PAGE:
Year of Publication

2019

Degree Name

Master of Science in Civil Engineering (MSCE)

Document Type

Master's Thesis

College

Engineering

Department

Civil Engineering

First Advisor

Dr. Lindell Ormsbee

Abstract

Providing access to clean drinking water will continue to be a challenge for civil engineers for generations to come. Since many communities around the world rely on groundwater as a source of drinking water, remediation technologies must be implemented at sites where groundwater contamination exists due to years of mismanagement of hazardous waste. Using nanosized zero-valent metals such as iron and zinc embedded within and on the surface of functionalized (PAA) membrane filters has shown to be an effective dechlorination technique for contaminated groundwater. Introducing a noble metal such as Pd or Ni increases reaction rates by acting a catalyst for the dechlorination reaction.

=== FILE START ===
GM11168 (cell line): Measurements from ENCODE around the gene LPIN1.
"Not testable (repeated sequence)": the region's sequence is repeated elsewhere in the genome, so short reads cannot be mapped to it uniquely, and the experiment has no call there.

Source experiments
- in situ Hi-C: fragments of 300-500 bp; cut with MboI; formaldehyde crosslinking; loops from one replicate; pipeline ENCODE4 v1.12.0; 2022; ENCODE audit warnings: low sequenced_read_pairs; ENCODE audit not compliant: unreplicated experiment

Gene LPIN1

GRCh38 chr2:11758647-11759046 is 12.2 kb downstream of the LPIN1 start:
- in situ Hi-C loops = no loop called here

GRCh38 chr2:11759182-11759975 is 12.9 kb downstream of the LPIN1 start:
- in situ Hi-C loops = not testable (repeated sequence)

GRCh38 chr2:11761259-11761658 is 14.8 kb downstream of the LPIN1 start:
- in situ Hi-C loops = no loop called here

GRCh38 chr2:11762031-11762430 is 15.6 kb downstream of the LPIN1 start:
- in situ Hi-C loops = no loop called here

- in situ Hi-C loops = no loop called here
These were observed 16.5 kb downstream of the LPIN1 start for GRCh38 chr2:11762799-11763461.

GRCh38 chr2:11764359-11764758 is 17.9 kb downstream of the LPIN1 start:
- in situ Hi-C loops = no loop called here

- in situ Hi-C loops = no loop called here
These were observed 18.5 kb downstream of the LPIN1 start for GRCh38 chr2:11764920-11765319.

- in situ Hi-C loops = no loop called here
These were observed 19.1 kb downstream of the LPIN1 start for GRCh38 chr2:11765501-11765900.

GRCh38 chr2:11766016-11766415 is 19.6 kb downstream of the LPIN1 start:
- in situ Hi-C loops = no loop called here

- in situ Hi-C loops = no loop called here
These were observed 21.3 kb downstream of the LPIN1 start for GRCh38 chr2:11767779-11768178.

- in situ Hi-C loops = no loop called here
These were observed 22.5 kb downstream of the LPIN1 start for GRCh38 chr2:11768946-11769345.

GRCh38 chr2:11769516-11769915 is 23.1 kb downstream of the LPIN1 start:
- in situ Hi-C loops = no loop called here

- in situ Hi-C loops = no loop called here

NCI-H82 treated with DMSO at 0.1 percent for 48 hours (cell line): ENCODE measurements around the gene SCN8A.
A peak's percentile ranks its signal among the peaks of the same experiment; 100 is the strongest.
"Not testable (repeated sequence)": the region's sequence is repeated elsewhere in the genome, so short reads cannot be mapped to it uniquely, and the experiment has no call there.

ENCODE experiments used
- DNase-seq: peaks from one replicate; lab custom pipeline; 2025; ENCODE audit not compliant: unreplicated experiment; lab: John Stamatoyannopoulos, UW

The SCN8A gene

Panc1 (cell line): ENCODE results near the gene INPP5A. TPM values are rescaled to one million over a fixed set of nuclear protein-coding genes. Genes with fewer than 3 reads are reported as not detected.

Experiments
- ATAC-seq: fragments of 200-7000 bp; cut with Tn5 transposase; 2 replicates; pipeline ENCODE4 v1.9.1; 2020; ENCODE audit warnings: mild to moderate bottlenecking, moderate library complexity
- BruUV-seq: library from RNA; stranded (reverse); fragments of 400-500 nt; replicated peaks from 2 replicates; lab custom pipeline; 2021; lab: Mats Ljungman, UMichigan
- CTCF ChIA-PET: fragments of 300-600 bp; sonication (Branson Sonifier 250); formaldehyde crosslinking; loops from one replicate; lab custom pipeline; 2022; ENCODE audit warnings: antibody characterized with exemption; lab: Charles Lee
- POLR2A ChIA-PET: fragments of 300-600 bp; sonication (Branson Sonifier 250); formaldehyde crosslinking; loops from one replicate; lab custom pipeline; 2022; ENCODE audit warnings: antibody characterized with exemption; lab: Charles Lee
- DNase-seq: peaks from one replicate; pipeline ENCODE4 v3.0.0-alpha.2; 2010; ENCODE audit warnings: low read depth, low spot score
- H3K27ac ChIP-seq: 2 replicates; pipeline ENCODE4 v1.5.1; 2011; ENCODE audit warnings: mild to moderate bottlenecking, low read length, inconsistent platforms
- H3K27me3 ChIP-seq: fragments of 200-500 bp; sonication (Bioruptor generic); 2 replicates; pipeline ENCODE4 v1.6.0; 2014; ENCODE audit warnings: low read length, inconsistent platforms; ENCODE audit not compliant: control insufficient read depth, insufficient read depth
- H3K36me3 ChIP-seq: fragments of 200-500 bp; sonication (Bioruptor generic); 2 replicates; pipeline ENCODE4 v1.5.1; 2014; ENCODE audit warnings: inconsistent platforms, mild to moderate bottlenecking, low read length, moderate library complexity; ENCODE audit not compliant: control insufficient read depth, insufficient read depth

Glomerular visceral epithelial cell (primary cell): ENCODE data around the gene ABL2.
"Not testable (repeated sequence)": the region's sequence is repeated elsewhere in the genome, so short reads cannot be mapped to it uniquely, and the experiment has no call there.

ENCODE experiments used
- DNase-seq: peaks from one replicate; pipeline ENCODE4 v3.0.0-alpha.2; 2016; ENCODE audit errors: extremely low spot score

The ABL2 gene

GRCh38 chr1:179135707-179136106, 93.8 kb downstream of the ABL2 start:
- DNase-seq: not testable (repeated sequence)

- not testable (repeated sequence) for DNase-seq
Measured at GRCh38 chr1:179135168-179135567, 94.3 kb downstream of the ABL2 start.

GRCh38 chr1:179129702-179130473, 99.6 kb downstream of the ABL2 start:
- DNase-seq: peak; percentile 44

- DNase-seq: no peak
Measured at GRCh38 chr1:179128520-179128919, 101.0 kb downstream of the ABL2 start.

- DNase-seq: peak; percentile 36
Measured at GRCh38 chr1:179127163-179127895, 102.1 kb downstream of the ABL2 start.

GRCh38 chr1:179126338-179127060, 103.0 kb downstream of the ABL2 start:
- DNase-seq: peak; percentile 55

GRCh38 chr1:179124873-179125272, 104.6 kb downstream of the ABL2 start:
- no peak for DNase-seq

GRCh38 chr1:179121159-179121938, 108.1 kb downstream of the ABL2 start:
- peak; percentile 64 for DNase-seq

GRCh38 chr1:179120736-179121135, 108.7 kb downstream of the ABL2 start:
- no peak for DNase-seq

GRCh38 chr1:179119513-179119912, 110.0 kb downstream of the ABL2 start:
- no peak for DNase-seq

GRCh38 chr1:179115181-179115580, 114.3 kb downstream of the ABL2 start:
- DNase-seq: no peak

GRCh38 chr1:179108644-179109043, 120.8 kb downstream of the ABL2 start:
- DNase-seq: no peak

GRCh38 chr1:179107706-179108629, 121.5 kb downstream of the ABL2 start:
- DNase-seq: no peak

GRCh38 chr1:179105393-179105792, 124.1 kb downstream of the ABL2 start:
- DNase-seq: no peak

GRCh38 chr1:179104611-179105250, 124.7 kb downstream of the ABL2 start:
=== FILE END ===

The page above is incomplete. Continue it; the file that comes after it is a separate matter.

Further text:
This study focuses on the treatment of contaminated groundwater at a hazardous waste site in Louisville, Kentucky. Once a chlorinated organic chemical manufacturing plant, the site now operates a treatment system for the contaminated groundwater to prevent migration into the nearby Ohio River. A portable membrane treatment system, built at the University of Kentucky, incorporates this functionalized bimetallic membrane technology for treatment of the groundwater found at the former manufacturing plant. Three bench scale tests were performed with membrane treatment system using DI water spiked with the chemical trichloroethylene (TCE). Results showed that using the functionalized Fe/Pd membranes significant decreased TCE concentrations over time. While further tests should be conducted to verify the results of the preliminary bench-scale tests, the membrane treatment system shows potential for use at the hazardous waste site in Kentucky.

Digital Object Identifier (DOI)

https://doi.org/10.13023/etd.2019.206

Funding Information

National Institute of Environmental Health Sciences Superfund Research Program (NIEHS-SRP) of the National Institutes of Health (NIH) under Award Number P42ES007380.

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